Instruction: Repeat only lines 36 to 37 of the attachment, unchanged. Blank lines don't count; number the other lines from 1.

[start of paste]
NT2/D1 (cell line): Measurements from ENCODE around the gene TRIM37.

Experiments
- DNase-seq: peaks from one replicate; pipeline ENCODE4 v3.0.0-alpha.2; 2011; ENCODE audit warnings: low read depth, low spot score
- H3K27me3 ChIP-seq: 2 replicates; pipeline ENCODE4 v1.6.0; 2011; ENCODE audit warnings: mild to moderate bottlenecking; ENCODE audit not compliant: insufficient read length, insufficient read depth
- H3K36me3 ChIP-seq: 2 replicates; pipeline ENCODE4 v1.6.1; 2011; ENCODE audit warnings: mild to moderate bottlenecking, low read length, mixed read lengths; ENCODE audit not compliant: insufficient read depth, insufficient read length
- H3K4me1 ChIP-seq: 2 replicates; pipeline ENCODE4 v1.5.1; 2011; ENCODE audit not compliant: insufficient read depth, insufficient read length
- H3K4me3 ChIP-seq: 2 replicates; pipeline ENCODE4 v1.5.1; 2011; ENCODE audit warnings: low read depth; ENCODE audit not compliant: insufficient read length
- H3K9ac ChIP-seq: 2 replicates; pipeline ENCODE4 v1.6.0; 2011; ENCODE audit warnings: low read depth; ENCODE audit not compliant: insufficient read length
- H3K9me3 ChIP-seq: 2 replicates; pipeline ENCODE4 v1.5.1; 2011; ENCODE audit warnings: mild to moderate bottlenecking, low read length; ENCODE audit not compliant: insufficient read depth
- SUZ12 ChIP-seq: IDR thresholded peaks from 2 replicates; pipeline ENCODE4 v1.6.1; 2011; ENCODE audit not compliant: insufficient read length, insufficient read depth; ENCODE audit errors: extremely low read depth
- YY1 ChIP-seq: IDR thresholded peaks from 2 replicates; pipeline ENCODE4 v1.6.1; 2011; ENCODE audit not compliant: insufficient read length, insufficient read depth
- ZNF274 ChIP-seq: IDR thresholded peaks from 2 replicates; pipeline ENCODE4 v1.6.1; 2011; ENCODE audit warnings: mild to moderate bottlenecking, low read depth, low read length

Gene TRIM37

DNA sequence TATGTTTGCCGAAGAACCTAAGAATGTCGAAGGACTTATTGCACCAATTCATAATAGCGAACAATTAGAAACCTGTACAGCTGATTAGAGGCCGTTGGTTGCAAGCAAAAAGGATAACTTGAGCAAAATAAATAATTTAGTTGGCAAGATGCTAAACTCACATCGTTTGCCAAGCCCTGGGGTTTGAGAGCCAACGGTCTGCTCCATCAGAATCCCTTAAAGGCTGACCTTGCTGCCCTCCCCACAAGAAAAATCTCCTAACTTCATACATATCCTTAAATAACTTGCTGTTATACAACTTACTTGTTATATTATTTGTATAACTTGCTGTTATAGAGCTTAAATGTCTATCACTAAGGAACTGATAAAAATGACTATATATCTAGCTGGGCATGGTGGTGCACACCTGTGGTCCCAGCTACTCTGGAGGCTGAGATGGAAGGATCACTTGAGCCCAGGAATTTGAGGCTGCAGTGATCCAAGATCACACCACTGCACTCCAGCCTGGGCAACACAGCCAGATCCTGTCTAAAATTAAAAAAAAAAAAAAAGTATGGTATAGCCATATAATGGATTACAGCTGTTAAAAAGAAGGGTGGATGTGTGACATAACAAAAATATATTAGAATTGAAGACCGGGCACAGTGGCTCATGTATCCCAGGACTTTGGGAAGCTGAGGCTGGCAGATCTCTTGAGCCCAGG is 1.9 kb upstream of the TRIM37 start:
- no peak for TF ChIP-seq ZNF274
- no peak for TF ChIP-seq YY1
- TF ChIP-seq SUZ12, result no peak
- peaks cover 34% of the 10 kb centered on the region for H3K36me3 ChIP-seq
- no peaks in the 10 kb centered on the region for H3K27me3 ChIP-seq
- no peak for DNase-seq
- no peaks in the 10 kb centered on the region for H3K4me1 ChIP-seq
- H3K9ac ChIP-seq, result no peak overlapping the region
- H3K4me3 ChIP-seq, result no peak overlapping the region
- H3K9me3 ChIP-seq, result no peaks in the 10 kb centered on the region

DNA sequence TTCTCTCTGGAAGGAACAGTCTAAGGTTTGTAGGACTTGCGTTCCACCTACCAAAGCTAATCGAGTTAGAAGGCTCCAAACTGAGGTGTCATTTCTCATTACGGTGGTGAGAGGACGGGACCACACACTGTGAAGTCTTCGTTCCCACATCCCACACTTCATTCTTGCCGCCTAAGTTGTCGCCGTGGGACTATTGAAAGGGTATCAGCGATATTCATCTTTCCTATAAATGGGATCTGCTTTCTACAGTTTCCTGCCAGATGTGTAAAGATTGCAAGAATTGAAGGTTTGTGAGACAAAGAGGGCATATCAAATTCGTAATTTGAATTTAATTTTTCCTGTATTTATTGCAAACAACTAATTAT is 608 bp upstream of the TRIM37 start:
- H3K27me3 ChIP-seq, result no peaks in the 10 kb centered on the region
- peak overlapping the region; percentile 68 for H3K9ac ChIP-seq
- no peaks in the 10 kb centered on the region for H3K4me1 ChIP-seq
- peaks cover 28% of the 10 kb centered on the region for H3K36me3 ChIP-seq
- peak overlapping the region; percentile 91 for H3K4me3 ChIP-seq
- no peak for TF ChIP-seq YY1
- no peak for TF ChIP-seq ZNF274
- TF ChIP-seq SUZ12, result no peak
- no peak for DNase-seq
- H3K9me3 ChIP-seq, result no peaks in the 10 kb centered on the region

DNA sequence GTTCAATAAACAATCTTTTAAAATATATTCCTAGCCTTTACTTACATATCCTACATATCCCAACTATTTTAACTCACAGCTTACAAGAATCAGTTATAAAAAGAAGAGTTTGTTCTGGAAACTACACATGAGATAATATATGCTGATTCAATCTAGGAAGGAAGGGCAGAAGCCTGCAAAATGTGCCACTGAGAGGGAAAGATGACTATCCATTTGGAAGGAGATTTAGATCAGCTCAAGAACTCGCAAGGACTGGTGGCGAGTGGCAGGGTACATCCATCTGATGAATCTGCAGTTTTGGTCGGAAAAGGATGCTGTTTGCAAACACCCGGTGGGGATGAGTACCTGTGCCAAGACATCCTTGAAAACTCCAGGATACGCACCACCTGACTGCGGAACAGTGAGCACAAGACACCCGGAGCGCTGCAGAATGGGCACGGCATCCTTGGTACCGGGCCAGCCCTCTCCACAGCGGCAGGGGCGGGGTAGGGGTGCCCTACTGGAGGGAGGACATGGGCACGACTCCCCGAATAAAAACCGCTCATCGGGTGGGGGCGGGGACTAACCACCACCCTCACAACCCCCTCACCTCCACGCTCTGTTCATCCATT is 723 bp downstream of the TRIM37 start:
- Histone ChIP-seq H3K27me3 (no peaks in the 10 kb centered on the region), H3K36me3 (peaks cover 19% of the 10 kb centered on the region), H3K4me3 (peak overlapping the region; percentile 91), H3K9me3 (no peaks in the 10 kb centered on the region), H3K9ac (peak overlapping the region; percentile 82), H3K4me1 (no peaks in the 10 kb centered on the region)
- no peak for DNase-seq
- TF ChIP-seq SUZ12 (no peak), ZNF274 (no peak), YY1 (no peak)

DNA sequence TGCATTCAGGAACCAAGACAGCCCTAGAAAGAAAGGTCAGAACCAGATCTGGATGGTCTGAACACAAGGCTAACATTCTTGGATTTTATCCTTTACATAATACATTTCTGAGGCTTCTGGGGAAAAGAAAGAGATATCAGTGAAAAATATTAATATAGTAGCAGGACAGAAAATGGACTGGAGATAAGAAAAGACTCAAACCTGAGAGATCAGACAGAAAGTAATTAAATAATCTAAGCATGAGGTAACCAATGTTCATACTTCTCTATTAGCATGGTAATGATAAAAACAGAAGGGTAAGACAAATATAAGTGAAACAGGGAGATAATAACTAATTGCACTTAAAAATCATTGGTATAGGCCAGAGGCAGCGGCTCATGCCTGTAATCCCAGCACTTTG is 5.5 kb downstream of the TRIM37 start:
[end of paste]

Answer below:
DNA sequence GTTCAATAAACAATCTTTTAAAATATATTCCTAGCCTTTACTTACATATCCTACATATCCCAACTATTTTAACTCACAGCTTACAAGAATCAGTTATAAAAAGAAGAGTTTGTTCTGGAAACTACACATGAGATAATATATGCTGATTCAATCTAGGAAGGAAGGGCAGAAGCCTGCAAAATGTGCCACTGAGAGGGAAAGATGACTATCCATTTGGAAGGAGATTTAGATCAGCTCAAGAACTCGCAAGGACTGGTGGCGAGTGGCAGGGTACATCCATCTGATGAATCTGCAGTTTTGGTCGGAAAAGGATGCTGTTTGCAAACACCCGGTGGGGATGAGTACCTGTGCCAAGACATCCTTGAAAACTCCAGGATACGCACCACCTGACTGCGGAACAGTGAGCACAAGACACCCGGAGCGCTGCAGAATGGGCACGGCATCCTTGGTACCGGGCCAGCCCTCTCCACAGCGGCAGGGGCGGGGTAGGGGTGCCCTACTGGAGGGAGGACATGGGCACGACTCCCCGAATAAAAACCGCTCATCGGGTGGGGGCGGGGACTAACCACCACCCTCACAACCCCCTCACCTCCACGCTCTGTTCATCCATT is 723 bp downstream of the TRIM37 start:
- Histone ChIP-seq H3K27me3 (no peaks in the 10 kb centered on the region), H3K36me3 (peaks cover 19% of the 10 kb centered on the region), H3K4me3 (peak overlapping the region; percentile 91), H3K9me3 (no peaks in the 10 kb centered on the region), H3K9ac (peak overlapping the region; percentile 82), H3K4me1 (no peaks in the 10 kb centered on the region)